It always was, in everything he did. He was a big, instantly recognizable part of my formative years, and his passing leaves me deeply saddened. Rest in peace, Mr. Nimoy. You were, and always shall be, a legend.

The Scariest Part: Gary Haynes Talks About STATE OF ATTACK

State of Attack

Welcome to this week’s installment of The Scariest Part, a recurring feature in which authors, comic book writers, filmmakers, and game creators tell us what scares them in their latest works of horror, dark fantasy, dark science fiction, and suspense. (If you’d like to be featured on The Scariest Part, please review the guidelines here.)

My guest is Gary Haynes, whose latest novel is State of Attack. Here is the book’s description:

State of Attack sees the return of Special Agent Tom Dupree in another turbocharged political thriller from Gary Haynes. Tom Dupree must embark on his most dangerous mission yet: a desperate search to track down the Sword of Allah, a jihadist otherwise known simply as Ibrahim. But the closer Dupree delves into the knot of terror, betrayal and conspiracy surrounding the Sword of Allah, the fewer people he can trust — and the more deadly the race becomes. Special Agent Tom Dupree is back!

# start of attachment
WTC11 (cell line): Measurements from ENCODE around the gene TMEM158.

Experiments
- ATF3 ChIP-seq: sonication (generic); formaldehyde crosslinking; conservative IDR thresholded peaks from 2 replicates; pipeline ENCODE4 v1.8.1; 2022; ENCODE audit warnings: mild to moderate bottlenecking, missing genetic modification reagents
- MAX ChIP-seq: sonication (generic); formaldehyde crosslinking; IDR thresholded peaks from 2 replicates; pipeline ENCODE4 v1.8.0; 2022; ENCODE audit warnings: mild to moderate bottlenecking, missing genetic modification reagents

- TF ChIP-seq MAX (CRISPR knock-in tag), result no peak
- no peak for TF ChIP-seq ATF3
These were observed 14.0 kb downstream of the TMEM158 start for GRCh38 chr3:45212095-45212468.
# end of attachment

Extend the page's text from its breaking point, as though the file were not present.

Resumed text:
And now, let’s hear what the scariest part was for Gary Haynes:

Initially, thinking about which scene from my new counterterrorism thriller, State of Attack, was the scariest part proved difficult. Darker than the first novel in the series, State of Honour, the second book revolves around a planned attack by Islamic terrorists, but this is no ordinary attack. Added to which it is based in war-torn Syria, Lebanon and the Gaza Strip, as well as the West. Should I describe writing about the drowning of an innocent couple? Should it be the violent interrogation of a Mossad operative? Should I describe the invisible and devastating threat to US military bases in the homeland? No, after just a few minutes, I knew exactly which scene was the scariest part.

Without the necessity for a spoiler alert I can say that the main character, Tom Dupree, a special agent in the US Bureau of Diplomatic Security, finds himself in Ankara, Turkey, tracking down a jihadist only known as Ibrahim. He is being protected by the Turkish mafia. Major players in the global smack trade and people trafficking, as well as prostitution and extortion, they maintain order and silence by fostering a reputation for prolonged torture.

Now I don’t care how brave someone professes to be, the thought of days, weeks even, of extreme physical abuse at the hands of sadistic experts is chilling. The baba, or local godfather, is a psychopath. I know a lot has been written about psychopaths so I wanted mine to be a different. He loves his little granddaughter and tends his beehives with her nearby. Nice. But when he describes what will be meted out to Tom in order to extract the information he desires he’s, well, not nice.